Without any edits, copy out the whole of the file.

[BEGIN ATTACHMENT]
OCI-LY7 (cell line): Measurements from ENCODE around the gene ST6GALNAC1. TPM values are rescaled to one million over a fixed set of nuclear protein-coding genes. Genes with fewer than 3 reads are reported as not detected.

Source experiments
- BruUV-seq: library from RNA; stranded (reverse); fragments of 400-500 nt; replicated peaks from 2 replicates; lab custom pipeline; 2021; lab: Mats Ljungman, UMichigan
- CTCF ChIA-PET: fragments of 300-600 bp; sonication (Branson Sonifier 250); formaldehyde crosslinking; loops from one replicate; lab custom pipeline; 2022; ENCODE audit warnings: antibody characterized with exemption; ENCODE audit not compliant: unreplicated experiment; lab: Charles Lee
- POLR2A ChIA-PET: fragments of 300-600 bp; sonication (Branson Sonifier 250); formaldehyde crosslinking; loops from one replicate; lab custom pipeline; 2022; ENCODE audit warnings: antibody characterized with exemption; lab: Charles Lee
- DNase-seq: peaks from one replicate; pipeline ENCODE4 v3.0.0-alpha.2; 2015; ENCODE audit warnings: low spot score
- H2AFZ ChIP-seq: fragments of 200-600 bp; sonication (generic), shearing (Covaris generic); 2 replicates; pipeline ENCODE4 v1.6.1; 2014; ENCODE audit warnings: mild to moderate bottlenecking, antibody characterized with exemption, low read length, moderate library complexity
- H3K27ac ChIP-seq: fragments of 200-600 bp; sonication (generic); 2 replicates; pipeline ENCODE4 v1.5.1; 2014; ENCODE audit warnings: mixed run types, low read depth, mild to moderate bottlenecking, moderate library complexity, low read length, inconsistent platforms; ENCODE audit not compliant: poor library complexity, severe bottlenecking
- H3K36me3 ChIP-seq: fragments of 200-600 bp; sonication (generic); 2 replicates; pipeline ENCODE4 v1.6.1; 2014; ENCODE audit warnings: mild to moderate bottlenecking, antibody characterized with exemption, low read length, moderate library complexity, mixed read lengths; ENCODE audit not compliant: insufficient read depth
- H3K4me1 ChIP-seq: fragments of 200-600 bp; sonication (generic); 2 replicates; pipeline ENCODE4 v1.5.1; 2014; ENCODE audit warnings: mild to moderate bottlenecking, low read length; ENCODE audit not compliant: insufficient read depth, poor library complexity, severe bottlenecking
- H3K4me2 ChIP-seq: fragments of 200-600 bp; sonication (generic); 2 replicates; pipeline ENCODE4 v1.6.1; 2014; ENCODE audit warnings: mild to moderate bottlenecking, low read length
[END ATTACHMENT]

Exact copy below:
OCI-LY7 (cell line): Measurements from ENCODE around the gene ST6GALNAC1. TPM values are rescaled to one million over a fixed set of nuclear protein-coding genes. Genes with fewer than 3 reads are reported as not detected.

Source experiments
- BruUV-seq: library from RNA; stranded (reverse); fragments of 400-500 nt; replicated peaks from 2 replicates; lab custom pipeline; 2021; lab: Mats Ljungman, UMichigan
- CTCF ChIA-PET: fragments of 300-600 bp; sonication (Branson Sonifier 250); formaldehyde crosslinking; loops from one replicate; lab custom pipeline; 2022; ENCODE audit warnings: antibody characterized with exemption; ENCODE audit not compliant: unreplicated experiment; lab: Charles Lee
- POLR2A ChIA-PET: fragments of 300-600 bp; sonication (Branson Sonifier 250); formaldehyde crosslinking; loops from one replicate; lab custom pipeline; 2022; ENCODE audit warnings: antibody characterized with exemption; lab: Charles Lee
- DNase-seq: peaks from one replicate; pipeline ENCODE4 v3.0.0-alpha.2; 2015; ENCODE audit warnings: low spot score
- H2AFZ ChIP-seq: fragments of 200-600 bp; sonication (generic), shearing (Covaris generic); 2 replicates; pipeline ENCODE4 v1.6.1; 2014; ENCODE audit warnings: mild to moderate bottlenecking, antibody characterized with exemption, low read length, moderate library complexity
- H3K27ac ChIP-seq: fragments of 200-600 bp; sonication (generic); 2 replicates; pipeline ENCODE4 v1.5.1; 2014; ENCODE audit warnings: mixed run types, low read depth, mild to moderate bottlenecking, moderate library complexity, low read length, inconsistent platforms; ENCODE audit not compliant: poor library complexity, severe bottlenecking
- H3K36me3 ChIP-seq: fragments of 200-600 bp; sonication (generic); 2 replicates; pipeline ENCODE4 v1.6.1; 2014; ENCODE audit warnings: mild to moderate bottlenecking, antibody characterized with exemption, low read length, moderate library complexity, mixed read lengths; ENCODE audit not compliant: insufficient read depth
- H3K4me1 ChIP-seq: fragments of 200-600 bp; sonication (generic); 2 replicates; pipeline ENCODE4 v1.5.1; 2014; ENCODE audit warnings: mild to moderate bottlenecking, low read length; ENCODE audit not compliant: insufficient read depth, poor library complexity, severe bottlenecking
- H3K4me2 ChIP-seq: fragments of 200-600 bp; sonication (generic); 2 replicates; pipeline ENCODE4 v1.6.1; 2014; ENCODE audit warnings: mild to moderate bottlenecking, low read length